Working for Our Members

30 September 2019

EEMUA is an international industry body with an established history as a source of technical expertise in the field of safe operation of potentially hazardous fixed industrial assets; power stations, refineries, chemical plants, storage sites, energy transmission systems and manufacturing facilities. Since being formed in 1950 it has developed a global reputation for the authoritative nature of its guidance, and the training based on that guidance. Its members have provided the expertise necessary to ensure that “we follow EEMUA” has become a shorthand for saying we ensure clear processes are in place for the safe operation and maintenance by competent staff of safety critical industrial assets. The Association’s relationship with standards bodies provides a means for including the users’ view in the framework of standards for equipment, and the relationship with national regulators has provided a route for ensuring the interpretation of those standards is consistent. This is EEMUA acting as the “voice of the user” – an industry body focussed on technical aspects of site operation, and the complex engineering issues which affect safety.

EEMUA has never regarded itself as a trade association in the conventional sense. We do not comment or lobby on commercial or political matters. This stance has been reaffirmed at multiple Council meetings, with the reasoning neatly summarised by one Council member – “We know that when EEMUA meets with the regulators, it has a reputation for ‘engineering purity’; what it says can be trusted, and that is valuable.” There is another aspect as well; EEMUA members come from a range of industries and geographies. Political and commercial issues may not be common across the boundaries of markets and nations; but the laws of physics do not change.

There are times where lines are not clear cut, and issues must be considered which affect members across the world, and in a wide range of sectors. In those cases, EEMUA will act on the engineering considerations, and ensure we are the voice our members have said they wish us to be.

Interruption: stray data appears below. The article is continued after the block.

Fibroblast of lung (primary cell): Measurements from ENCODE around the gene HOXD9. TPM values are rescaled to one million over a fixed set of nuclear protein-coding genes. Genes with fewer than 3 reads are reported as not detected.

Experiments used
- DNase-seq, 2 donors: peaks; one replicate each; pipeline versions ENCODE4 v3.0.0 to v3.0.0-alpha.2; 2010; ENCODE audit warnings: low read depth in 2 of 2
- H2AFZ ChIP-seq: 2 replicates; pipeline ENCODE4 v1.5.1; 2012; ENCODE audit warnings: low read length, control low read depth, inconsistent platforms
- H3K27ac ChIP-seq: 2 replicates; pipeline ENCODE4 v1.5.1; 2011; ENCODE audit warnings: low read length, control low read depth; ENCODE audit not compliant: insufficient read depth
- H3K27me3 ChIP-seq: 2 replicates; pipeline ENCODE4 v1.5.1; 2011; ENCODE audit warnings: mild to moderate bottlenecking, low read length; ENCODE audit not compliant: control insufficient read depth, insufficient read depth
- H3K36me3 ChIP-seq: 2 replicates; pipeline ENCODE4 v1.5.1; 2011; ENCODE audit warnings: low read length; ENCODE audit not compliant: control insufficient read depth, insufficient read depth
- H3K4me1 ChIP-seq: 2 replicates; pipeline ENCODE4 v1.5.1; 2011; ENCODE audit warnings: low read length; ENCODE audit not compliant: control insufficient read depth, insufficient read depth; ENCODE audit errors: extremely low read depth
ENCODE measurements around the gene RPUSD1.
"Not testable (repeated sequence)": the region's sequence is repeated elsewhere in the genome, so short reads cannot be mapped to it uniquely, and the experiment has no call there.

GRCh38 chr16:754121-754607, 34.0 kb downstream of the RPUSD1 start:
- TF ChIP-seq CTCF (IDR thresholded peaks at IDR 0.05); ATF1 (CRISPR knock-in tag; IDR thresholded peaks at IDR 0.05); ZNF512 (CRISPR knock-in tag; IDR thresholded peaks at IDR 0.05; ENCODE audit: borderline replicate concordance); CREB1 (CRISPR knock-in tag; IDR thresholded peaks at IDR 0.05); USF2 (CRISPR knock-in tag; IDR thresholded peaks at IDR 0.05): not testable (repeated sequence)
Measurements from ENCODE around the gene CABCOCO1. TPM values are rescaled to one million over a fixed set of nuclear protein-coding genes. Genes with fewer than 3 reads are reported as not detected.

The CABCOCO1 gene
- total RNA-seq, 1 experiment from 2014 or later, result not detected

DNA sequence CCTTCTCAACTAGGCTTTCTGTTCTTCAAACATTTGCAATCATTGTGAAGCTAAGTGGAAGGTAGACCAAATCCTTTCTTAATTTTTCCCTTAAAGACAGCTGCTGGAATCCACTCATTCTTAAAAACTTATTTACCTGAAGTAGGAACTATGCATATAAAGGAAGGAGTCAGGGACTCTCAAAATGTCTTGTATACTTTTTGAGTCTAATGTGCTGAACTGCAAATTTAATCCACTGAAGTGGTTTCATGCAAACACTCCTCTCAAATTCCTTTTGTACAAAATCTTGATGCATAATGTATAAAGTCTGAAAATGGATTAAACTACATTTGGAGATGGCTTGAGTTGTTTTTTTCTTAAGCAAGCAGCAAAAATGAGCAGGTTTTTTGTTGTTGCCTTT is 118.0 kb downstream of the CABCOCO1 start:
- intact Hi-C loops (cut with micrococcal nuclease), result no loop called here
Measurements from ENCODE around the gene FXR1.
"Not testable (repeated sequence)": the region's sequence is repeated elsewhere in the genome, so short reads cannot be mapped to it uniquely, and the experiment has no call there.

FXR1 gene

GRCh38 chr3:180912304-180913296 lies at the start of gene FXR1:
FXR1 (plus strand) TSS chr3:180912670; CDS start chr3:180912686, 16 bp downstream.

A recent, and high profile, instance of this has been the UK decision to leave the European Union: “Brexit”. On the issue of UK membership of the EU itself, EEMUA was, and remains, neutral. EEMUA is an international membership organisation. Its members’ activities span the globe; the Association will continue to work on behalf of all our members, aiming to improve the safety, environmental and operating performance of their industrial facilities in the most cost-effective way, regardless of the treaties binding the countries within which sites are located.

It is EEMUA’s role to ensure that the voice of the user is heard in the negotiations and planning for the separation of the political systems, and that the engineering truths in operating potentially hazardous industrial sites are not forgotten. From this standpoint, the three key concerns of our member sites are:

Continuity of operation. On the day after Brexit, sites should be able to operate with the same equipment in place which they had the day before. Critical components which have been assessed to international standards should still be able to be used, performing the function that they have been designed to do. In other words, Brexit will not change the laws of physics.

Continuity of regulation. Currently, sites across the European Union operate according to local regulations derived from European Directives. Since these regulations are in national laws this situation will not change. EEMUA expects the rules governing site operations to be clear and consistent. Our own guidance provides industry and regulator accepted good practice for operation across a range of disciplines, and across national boundaries. We would expect it to provide a good basis for ensuring a common level of competence, both before and after Brexit. Operating procedures in place at member sites are aimed at ensuring safety of staff, the public, and the environment. There should be no requirement to suddenly change established processes.

Continuity of supply. We would expect that after Brexit the security of utility services – power supply, gas supply, water supply – to sites would be guaranteed.